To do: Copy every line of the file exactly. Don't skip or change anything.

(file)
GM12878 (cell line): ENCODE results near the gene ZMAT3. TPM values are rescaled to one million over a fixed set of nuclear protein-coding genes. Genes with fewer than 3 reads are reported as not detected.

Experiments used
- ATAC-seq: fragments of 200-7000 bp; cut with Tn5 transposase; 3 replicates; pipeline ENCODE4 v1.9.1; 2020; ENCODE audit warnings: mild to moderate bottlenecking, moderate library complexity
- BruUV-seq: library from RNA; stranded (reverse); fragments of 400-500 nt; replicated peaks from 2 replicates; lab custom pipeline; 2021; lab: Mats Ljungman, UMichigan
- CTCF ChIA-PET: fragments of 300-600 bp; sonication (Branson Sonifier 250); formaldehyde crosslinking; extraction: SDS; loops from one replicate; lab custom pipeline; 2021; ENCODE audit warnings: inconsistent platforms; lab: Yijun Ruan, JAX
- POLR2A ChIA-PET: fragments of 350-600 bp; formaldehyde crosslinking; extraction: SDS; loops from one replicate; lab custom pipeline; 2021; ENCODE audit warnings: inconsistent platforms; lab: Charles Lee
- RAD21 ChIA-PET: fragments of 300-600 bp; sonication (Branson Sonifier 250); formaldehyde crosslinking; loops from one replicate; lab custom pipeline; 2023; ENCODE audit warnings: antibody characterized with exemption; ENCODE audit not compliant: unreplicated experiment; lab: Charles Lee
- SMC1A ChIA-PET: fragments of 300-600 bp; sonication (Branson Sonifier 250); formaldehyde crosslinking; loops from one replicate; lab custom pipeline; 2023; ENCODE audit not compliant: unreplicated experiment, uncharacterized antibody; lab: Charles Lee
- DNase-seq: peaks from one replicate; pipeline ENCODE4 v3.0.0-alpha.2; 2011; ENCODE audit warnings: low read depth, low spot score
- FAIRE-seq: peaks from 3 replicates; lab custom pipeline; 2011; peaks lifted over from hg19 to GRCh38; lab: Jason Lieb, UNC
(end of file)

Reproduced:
GM12878 (cell line): ENCODE results near the gene ZMAT3. TPM values are rescaled to one million over a fixed set of nuclear protein-coding genes. Genes with fewer than 3 reads are reported as not detected.

Experiments used
- ATAC-seq: fragments of 200-7000 bp; cut with Tn5 transposase; 3 replicates; pipeline ENCODE4 v1.9.1; 2020; ENCODE audit warnings: mild to moderate bottlenecking, moderate library complexity
- BruUV-seq: library from RNA; stranded (reverse); fragments of 400-500 nt; replicated peaks from 2 replicates; lab custom pipeline; 2021; lab: Mats Ljungman, UMichigan
- CTCF ChIA-PET: fragments of 300-600 bp; sonication (Branson Sonifier 250); formaldehyde crosslinking; extraction: SDS; loops from one replicate; lab custom pipeline; 2021; ENCODE audit warnings: inconsistent platforms; lab: Yijun Ruan, JAX
- POLR2A ChIA-PET: fragments of 350-600 bp; formaldehyde crosslinking; extraction: SDS; loops from one replicate; lab custom pipeline; 2021; ENCODE audit warnings: inconsistent platforms; lab: Charles Lee
- RAD21 ChIA-PET: fragments of 300-600 bp; sonication (Branson Sonifier 250); formaldehyde crosslinking; loops from one replicate; lab custom pipeline; 2023; ENCODE audit warnings: antibody characterized with exemption; ENCODE audit not compliant: unreplicated experiment; lab: Charles Lee
- SMC1A ChIA-PET: fragments of 300-600 bp; sonication (Branson Sonifier 250); formaldehyde crosslinking; loops from one replicate; lab custom pipeline; 2023; ENCODE audit not compliant: unreplicated experiment, uncharacterized antibody; lab: Charles Lee
- DNase-seq: peaks from one replicate; pipeline ENCODE4 v3.0.0-alpha.2; 2011; ENCODE audit warnings: low read depth, low spot score
- FAIRE-seq: peaks from 3 replicates; lab custom pipeline; 2011; peaks lifted over from hg19 to GRCh38; lab: Jason Lieb, UNC